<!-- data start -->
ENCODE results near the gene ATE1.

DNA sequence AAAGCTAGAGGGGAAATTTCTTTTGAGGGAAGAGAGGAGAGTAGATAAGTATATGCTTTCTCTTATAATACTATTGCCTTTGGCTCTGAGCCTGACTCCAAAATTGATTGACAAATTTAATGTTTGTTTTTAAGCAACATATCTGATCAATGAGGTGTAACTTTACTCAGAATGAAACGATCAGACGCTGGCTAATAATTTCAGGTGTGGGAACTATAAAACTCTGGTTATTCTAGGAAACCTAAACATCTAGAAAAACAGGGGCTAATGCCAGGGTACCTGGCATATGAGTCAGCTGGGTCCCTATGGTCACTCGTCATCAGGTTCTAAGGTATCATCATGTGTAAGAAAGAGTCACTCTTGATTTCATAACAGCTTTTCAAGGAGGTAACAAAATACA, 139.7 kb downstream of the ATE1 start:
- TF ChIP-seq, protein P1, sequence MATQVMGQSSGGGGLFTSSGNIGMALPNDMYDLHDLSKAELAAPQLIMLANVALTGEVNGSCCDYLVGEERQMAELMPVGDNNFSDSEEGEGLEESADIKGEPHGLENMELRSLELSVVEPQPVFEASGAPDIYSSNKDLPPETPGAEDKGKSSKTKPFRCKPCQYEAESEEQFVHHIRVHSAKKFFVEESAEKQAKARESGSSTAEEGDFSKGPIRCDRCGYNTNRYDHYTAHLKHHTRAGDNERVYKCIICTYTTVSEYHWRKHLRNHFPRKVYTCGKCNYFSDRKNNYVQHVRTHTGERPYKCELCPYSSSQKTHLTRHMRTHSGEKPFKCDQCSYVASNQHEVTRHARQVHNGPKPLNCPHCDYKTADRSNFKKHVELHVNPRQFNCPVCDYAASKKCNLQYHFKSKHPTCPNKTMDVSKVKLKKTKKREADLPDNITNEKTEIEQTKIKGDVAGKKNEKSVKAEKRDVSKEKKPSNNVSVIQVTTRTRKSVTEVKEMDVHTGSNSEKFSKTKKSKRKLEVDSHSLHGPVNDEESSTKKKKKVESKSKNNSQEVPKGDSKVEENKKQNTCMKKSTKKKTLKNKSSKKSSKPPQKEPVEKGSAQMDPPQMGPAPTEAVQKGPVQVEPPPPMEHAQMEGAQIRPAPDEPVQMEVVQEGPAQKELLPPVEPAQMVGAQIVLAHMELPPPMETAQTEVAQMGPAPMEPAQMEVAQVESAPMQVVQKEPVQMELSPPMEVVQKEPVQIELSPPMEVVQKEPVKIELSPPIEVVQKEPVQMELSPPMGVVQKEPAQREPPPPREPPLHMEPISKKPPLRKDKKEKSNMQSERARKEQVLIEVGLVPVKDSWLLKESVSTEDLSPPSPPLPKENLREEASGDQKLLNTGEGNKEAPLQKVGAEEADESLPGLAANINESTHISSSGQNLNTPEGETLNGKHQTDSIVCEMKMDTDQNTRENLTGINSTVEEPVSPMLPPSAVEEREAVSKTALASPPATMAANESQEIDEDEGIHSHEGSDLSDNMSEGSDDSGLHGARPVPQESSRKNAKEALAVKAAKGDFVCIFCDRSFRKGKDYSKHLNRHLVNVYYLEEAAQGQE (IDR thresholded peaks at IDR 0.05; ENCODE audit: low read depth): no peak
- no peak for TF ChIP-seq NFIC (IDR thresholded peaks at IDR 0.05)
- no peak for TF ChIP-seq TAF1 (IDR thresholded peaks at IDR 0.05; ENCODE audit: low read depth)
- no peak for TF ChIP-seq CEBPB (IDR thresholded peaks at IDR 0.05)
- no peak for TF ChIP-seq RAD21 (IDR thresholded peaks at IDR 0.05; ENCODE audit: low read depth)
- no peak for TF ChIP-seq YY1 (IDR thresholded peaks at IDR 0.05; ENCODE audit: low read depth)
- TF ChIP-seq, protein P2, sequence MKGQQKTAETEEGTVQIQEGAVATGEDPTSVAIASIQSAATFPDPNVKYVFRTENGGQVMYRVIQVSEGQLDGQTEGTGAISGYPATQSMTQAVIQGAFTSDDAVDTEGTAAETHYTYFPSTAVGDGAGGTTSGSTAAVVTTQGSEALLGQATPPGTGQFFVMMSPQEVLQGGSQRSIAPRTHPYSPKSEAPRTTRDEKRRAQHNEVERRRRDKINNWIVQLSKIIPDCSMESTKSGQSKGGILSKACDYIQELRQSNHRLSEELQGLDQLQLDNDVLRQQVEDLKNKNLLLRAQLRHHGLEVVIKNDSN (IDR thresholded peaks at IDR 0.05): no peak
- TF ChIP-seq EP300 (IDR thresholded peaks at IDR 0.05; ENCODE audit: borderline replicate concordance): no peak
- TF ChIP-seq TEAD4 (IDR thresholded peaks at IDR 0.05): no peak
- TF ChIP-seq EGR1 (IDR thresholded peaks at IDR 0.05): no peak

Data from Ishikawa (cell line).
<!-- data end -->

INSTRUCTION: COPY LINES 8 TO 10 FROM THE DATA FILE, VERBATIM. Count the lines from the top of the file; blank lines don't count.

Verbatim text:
- no peak for TF ChIP-seq YY1 (IDR thresholded peaks at IDR 0.05; ENCODE audit: low read depth)
- TF ChIP-seq, protein P2, sequence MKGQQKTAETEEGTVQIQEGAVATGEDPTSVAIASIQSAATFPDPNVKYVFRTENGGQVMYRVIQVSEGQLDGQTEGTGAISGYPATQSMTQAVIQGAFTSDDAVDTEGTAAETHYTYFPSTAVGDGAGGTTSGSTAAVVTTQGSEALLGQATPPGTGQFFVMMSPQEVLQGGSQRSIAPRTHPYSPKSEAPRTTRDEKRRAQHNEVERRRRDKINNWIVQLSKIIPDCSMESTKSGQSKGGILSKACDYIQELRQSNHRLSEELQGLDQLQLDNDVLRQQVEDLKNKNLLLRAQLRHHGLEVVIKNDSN (IDR thresholded peaks at IDR 0.05): no peak
- TF ChIP-seq EP300 (IDR thresholded peaks at IDR 0.05; ENCODE audit: borderline replicate concordance): no peak